Will Facebook’s new Open Graph change the way people support causes?

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Last week, Facebook announced some sweeping changes to the way it interacts with social applications. Here’s one: instead of requiring users to “Like” content or manually post updates each time they want to share content, applications can now write directly to a user’s profile without needing separate authentication. A user simply grants the application the permission once, and voila! – activity within that app automatically becomes part of that user’s Facebook data.

The Washington Post Social Reader app is a great example of how these changes can be applied:

It’s a subtle change, but it really opens the door for more online activity to be tracked on a user’s profile. You probably get the gist of it, but if you want to learn more about these changes, read the articles here, here, and here.

While it’s far too early to gauge the true impact of the new Open Graph, it does signal an important shift. Previously, Facebook has been more focused on what users are doing recently: where Bob went for a run today, what artist Jane is listening to this afternoon, the photos from Rick’s camping trip last weekend. Events that happened weeks or months ago have generally tended to get lost.

However, the Facebook experience will now allow users to build more of a retrospective “scrapbook” of events that a user feels is important to his or her identity. By allowing activity from a site to recorded automatically, the user can easily look back and see, for example, all the artists he’s listened to on I Heart Radio over the past year.  In fact, one of the new features they’re rolling out along with the Open Graph is called Timeline. In essence, Facebook is extending the definition of identity to include what has happened over the entire course of a user’s life.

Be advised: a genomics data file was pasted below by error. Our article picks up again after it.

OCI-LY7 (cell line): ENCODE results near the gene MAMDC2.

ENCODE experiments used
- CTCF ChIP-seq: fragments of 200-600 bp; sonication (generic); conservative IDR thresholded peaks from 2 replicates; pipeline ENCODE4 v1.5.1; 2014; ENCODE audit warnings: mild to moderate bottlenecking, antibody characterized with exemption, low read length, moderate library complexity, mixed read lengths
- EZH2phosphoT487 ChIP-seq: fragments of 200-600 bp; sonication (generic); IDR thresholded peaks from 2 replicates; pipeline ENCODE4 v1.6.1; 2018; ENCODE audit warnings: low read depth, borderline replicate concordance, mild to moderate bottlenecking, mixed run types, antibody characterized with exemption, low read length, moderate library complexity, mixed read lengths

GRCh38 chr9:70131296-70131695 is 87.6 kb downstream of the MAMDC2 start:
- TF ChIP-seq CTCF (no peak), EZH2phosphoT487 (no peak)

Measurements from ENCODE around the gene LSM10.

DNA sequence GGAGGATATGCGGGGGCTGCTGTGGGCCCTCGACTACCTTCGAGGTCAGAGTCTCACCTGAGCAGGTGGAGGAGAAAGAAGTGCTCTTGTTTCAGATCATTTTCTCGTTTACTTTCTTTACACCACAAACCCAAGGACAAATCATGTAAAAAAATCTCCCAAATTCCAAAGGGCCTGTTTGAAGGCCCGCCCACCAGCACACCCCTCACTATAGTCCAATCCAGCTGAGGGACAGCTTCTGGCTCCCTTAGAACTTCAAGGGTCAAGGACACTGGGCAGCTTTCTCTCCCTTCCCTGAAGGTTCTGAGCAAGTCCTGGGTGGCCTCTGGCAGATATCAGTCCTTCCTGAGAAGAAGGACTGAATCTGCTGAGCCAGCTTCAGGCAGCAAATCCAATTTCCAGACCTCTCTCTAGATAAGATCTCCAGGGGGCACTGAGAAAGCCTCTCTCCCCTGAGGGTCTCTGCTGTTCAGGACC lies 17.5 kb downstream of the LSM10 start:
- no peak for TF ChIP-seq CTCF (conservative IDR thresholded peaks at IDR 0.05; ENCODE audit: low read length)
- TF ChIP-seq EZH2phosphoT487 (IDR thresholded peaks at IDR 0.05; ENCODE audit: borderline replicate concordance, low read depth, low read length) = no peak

So what does this mean for causes? Let’s think for a second about one of the main reasons people support charity. Altruism? Perhaps. Guilt? Maybe. How about recognition? We probably don’t like to admit it, but most of us wouldn’t mind getting a little credit for supporting a good cause. Ever turn to the back of a non-profit’s annual report to see the individuals who’ve donated at different levels? Or seen the bricks on a new football stadium impressed with the names of top supporters? Recognition is a powerful way of reinforcing charitable support.

Now imagine that all your charitable support was automatically posted and stored on your Facebook profile. If you could look back and see how you’d supported causes over time, it would be a powerful way to gauge and demonstrate your dedication to philanthropy. Vanity aside, there could be some real value here: creating a sense of accomplishment, being able to track which causes have been important to you, seeing if you’ve met your giving goals – all of these are great reasons to track charitable support in a single location. Think Memolane for philanthropy. Such an experience hasn’t been built yet, but Facebook’s Open Graph certainly takes us closer in that direction.

What do you think? How else will Facebook’s recent moves change the way people interact with causes?

For another perspective, read Causes.com founder Joe Green’s take on the recent changes.